all the facts required to establish the commission of
the offense charged; or
(b) It consists of an attempt to commit the offense
charged or to commit an offense otherwise included
therein ; or
(c) It differs from the offense charged only in the
respect that a lesser kind of culpability suffices to
establish its commission; or
(d) It differs from the offense charged only in the
respect that a less serious injury or risk of injury to
the same person, property or. public interest suffices to
establish its commission .
Specifically, Cynthia contends that under KRS 505.020(2)(a), the
knowing neglect conviction was established by proof of the same or less than
all the facts required to establish the commission of wanton murder. We do
not agree. As noted above in our
analysis, the Commonwealth
was required to prove facts demonstrating extreme indifference to human life
and the causing of death to the victim for wanton murder, which was not
required to prove the knowing neglect offense . Although some of the same
facts may have been considered to convict Cynthia of wanton murder, that
does not mean there is a double jeopardy violation.
See Meredith v.
Commonwealth, 164 S.W .3d 500, 505 (Ky. 2005) (citing Bennett v.
Commonwealth, 978 S.W.2d 322, 327 (Ky. 1998)) ("[T]he facts proving the
element of endangerment necessary to convict of first-degree robbery may be
the same facts which prove the element of aggravated wantonness necessary to
convict of wanton murder.") . "An overlap of proof does not, of its own accord,
establish a double jeopardy violation." Clark v. Commonwealth, 267 S .W.3d
668, 677 (Ky. 2008) (citing Dishman v. Commonwealth, 906 S.W.2d 335, 341
(Ky. 1995)) .
There were a host of facts in this case that constituted evidence of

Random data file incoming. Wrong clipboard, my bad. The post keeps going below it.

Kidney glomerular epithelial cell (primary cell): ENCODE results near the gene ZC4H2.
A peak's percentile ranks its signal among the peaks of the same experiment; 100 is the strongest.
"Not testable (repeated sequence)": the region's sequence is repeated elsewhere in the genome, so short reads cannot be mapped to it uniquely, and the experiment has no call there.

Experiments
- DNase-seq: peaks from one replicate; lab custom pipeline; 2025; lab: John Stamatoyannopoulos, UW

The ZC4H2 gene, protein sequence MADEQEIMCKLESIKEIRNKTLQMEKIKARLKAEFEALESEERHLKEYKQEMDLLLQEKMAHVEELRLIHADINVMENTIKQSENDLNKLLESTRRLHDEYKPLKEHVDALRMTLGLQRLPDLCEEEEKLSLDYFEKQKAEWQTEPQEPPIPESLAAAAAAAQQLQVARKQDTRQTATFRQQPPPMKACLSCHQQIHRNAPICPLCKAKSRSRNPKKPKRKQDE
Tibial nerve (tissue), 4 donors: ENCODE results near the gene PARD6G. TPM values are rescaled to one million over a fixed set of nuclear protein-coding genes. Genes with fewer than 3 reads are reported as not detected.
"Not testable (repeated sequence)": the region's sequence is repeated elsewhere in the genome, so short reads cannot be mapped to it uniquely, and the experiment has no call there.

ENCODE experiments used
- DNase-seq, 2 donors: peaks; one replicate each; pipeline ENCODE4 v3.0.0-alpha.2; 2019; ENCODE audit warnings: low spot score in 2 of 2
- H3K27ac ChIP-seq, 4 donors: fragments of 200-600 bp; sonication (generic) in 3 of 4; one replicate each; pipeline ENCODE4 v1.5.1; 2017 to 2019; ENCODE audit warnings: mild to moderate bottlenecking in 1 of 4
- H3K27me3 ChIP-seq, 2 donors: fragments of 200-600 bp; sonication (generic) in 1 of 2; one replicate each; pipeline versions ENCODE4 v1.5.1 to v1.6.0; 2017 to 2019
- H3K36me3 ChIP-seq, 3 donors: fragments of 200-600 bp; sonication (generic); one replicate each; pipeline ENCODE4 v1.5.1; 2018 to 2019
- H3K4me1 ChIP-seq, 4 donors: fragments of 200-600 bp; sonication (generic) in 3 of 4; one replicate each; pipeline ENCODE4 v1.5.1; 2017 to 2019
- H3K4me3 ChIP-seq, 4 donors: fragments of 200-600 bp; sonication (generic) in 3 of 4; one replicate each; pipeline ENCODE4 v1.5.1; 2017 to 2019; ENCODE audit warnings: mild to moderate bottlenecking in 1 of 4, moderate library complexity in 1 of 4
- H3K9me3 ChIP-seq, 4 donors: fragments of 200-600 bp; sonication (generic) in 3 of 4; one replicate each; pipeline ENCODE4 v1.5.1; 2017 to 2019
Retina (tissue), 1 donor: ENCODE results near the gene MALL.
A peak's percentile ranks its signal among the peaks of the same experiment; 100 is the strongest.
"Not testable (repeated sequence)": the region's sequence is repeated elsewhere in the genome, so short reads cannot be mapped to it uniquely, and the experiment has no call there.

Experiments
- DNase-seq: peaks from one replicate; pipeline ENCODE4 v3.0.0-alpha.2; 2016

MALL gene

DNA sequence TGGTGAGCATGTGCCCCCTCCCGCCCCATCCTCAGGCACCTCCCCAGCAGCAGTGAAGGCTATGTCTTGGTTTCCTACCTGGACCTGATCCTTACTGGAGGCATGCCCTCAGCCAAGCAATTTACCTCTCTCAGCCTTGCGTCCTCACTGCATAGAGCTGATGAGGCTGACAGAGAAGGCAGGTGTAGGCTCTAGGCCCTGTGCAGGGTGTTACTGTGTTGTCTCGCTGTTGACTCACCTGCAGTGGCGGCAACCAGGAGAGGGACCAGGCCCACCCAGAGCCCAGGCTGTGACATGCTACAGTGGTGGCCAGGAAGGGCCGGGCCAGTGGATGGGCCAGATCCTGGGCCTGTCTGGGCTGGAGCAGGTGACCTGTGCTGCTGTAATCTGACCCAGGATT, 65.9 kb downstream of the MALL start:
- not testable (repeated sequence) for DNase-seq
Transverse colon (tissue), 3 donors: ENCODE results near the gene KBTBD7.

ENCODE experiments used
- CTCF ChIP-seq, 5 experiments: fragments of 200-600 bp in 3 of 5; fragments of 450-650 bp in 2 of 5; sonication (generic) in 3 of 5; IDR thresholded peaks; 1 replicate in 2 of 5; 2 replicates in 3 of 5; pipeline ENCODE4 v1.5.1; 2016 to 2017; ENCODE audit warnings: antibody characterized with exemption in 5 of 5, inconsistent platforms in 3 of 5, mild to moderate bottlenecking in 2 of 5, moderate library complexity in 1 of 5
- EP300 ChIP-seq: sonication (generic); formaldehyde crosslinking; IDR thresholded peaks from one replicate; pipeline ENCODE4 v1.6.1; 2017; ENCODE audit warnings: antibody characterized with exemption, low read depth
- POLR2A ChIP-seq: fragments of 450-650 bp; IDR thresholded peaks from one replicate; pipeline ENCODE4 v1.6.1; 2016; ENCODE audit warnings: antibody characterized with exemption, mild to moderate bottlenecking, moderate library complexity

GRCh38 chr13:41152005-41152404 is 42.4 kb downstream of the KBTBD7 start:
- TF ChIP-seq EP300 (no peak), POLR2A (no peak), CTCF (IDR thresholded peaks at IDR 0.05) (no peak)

neglect and not wanton murder -- failing to bathe and change Wanda's diaper,
failing to seek treatment for Wanda's bedsores, and the unsafe and unsanitary
condition of the home . According to the evidence, none of these acts of neglect
caused Wanda's death. The evidence established that Wanda died of starvation
Cynthia also argues that the knowing neglect offense was designed to
prohibit a continuing course of conduct pursuant to KRS 505 .020(1)(c), and
thus she could not be additionally charged with wanton murder . We agree that
it is questionable whether Cynthia could have been charged with numerous
counts of neglect during the uninterrupted period of these charges under this
section. See Welborn v. Commonwealth, 1. 57 S.W.3d 608 (Ky . 2005) . However,
the wanton murder charge was a different offense with separate and distinct
We likewise reject Cynthia's assertion that knowing neglect and wanton
murder are offenses that differ only in the respect that a less serious injury
suffices to establish its commission pursuant to KRS 505.020(2)(d) . Wanda
suffered other injuries as a result of Cynthia's neglect, beyond the starvation
and dehydration which ultimately caused her death. The most significant
injuries, unrelated to the starvation and dehydration, were the severe skin
ulcerations and bed sores on her backside which were the result of, or made
worse by, the failure to be turned periodically in bed, lack of bathing, lack of
diaper changing, and failure to receive medical treatment.
During the testimony of Dr. Schott, the medical examiner, defense
counsel was permitted to review the notes relied on by the witness. In
reviewing these notes, defense counsel discovered a document that had not
been provided to the defense during discovery. The document was entitled
Coroner's Authorization for Post-Mortem Examination and was signed by the
deputy coroner, Miles White. The document was a form filled out by White,
which specifically gave the Kentucky Medical Examiner's Office authority to
conduct an autopsy on the deceased and contained basic information about
the death - identity of the deceased, location of the body, date of death, time of